Jones defends Ford’s kicking woes

Date published: May 29 2016

Eddie Jones said that England fly-half George Ford played "extremely well" despite missing six of his seven kicks in the win over Wales.

Despite Ford's struggles off the tee England finished with a 27-13 win over Wales at Twickenham ahead of their tour to Australia.

England finished with five tries to come from behind at half-time and despite Ford being clearly booed by the Twickenham crowd after the last of his missed attempts, and some cheers when he was replaced, Jones had nothing but praise for his number ten.

"I thought he did extremely well. I thought he was brilliant, really good. I've seen Tiger Woods miss putts and Michael Jordan miss jump shots, everyone has a bad day. He had a bad day kicking, but I thought the rest of his play was brilliant," Jones said.

"Bottom line is we scored five tries, one was a big "how's your mother", and the others four of the backs scored them. If you score four against Wales your fly-half's doing something right.

"I didn't hear [the booing] to be honest. That's not very nice is it. We've got to be careful of that in rugby because that's what's defined the game. That shouldn't happen.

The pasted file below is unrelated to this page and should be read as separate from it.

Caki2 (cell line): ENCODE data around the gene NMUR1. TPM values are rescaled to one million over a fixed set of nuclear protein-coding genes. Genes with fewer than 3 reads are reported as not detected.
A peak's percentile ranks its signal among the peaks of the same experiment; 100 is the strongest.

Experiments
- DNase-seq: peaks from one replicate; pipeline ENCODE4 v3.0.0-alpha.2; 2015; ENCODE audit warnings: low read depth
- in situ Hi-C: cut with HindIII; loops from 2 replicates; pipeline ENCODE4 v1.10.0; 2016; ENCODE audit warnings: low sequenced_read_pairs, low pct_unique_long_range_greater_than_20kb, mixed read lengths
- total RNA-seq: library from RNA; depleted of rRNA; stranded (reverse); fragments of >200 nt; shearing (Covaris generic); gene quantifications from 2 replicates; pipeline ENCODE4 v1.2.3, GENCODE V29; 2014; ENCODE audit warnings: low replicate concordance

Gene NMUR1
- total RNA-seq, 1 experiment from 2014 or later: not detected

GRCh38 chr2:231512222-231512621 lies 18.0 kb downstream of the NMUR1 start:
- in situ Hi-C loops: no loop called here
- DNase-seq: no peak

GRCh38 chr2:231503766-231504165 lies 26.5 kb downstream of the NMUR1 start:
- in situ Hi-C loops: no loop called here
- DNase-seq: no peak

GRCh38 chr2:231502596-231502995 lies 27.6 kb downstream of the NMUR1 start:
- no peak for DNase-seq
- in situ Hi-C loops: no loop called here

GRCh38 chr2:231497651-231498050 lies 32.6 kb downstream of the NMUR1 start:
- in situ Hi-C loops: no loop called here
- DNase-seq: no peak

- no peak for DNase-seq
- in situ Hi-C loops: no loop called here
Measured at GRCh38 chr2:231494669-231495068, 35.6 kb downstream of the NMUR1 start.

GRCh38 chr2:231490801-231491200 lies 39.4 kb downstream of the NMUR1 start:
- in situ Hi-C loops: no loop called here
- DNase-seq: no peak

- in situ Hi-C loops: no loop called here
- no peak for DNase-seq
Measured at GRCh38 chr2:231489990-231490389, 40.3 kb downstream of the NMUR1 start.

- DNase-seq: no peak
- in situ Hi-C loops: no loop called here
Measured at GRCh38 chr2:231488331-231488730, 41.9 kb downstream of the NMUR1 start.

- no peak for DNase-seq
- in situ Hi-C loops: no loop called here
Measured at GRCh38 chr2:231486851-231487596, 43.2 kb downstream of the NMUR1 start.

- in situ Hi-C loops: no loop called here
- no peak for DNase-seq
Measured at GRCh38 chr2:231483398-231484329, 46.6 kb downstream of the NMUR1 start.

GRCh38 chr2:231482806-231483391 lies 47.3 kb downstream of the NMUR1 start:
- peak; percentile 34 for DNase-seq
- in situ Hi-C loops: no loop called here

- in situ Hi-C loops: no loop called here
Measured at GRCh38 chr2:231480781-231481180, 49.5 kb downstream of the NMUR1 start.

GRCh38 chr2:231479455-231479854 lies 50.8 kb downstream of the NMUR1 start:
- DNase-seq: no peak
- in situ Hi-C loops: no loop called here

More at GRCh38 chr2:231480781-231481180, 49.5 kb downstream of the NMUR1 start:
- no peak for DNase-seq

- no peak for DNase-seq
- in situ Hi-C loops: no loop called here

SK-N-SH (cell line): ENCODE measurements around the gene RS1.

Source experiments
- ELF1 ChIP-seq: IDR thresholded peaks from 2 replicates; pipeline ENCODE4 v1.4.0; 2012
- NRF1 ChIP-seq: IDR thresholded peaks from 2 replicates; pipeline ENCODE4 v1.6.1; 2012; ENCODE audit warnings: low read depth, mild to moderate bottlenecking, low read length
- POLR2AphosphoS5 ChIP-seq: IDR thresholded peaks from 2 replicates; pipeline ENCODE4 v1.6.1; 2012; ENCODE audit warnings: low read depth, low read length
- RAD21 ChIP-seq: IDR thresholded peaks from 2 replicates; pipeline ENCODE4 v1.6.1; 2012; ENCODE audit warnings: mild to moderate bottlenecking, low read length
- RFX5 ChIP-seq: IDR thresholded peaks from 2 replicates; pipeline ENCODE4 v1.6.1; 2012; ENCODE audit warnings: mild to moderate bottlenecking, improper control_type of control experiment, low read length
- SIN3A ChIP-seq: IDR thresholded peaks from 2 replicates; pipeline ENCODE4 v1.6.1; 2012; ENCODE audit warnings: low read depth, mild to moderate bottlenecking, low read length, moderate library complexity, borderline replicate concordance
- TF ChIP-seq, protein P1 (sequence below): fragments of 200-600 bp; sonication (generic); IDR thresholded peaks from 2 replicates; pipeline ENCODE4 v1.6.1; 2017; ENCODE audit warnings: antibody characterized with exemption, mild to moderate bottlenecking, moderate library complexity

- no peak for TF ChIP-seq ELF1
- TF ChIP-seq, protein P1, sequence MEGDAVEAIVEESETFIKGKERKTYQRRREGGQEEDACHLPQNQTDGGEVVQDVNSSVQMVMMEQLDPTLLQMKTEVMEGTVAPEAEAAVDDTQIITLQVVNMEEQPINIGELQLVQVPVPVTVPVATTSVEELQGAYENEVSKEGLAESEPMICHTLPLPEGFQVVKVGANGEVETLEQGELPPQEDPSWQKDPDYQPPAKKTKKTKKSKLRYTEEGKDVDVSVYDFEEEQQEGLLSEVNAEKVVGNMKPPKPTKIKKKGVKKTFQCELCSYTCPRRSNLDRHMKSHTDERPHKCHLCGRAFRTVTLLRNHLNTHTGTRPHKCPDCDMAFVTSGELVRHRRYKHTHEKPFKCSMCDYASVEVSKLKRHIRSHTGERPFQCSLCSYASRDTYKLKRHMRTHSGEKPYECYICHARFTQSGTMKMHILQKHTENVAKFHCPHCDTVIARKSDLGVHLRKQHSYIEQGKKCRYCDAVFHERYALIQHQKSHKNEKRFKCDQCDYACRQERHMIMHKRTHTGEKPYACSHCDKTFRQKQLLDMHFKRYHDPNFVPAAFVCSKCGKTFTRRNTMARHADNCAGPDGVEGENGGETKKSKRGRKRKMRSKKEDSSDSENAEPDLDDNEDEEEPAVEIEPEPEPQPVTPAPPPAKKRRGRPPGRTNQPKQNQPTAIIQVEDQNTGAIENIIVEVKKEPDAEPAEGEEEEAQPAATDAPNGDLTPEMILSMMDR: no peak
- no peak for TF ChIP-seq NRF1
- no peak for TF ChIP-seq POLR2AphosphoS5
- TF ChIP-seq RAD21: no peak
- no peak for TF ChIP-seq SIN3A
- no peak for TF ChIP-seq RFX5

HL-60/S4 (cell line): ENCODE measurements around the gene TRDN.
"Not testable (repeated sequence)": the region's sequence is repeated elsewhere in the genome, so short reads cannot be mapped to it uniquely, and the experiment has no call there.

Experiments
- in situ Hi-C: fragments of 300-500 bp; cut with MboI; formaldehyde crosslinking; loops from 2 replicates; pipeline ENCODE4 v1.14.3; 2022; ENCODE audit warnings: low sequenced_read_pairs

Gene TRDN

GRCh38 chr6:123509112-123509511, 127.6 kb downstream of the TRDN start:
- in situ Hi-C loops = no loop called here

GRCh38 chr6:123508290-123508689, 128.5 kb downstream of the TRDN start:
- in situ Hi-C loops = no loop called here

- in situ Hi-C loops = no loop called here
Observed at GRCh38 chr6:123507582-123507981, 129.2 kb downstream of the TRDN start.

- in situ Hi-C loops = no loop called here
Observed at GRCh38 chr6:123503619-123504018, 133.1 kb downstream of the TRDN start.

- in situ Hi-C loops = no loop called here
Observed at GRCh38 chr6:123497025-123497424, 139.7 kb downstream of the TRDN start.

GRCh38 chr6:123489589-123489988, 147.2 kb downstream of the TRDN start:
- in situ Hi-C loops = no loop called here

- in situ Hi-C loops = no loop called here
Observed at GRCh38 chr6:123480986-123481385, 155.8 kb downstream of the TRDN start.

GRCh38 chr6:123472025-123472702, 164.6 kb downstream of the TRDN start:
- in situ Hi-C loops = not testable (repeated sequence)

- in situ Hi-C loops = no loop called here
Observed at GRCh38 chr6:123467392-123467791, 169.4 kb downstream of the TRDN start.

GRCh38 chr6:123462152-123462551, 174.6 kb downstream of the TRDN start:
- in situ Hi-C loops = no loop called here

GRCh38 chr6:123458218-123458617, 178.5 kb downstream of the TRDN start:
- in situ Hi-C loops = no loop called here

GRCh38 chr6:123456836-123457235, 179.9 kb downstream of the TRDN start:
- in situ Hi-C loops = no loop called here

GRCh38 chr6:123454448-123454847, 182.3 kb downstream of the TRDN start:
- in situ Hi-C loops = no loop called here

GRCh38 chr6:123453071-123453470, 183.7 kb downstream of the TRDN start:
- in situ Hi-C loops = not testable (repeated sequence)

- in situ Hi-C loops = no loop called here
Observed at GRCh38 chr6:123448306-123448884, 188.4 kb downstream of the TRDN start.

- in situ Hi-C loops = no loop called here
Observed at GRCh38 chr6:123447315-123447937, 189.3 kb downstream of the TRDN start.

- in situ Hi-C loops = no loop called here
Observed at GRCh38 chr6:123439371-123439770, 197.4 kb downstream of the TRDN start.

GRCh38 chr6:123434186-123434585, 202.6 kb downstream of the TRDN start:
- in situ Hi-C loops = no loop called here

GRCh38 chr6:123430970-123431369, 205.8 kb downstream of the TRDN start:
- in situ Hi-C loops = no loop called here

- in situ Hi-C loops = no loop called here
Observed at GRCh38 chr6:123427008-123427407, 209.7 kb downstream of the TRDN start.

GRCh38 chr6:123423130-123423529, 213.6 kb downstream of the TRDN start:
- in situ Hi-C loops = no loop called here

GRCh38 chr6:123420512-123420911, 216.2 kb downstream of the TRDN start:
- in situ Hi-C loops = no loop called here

"I don't talk to him about his kicking, he'll work it out himself. Good players work it out themselves. He's got Jonny [Wilkinson] to call on if he needs some advice. He's a good player George.

"He's a tough boy. I'm not worried about him, he'll be fine and he's a fantastic rugby player. Everyone has experiences which aren't pleasant but he'll be fine.

"What strikes me in this press conference is that we've beaten Wales by five tries and we're talking about a guy who can't kick a few goals.

"It just shows the negative reaction in English rugby and I find it quite sad to be honest. When do you score five tries against Wales?

"They're at literally full strength and we're missing 11 players, and we're talking about a young kid who missed some kicks. I think we need to get some perspective on where we're going with the game here."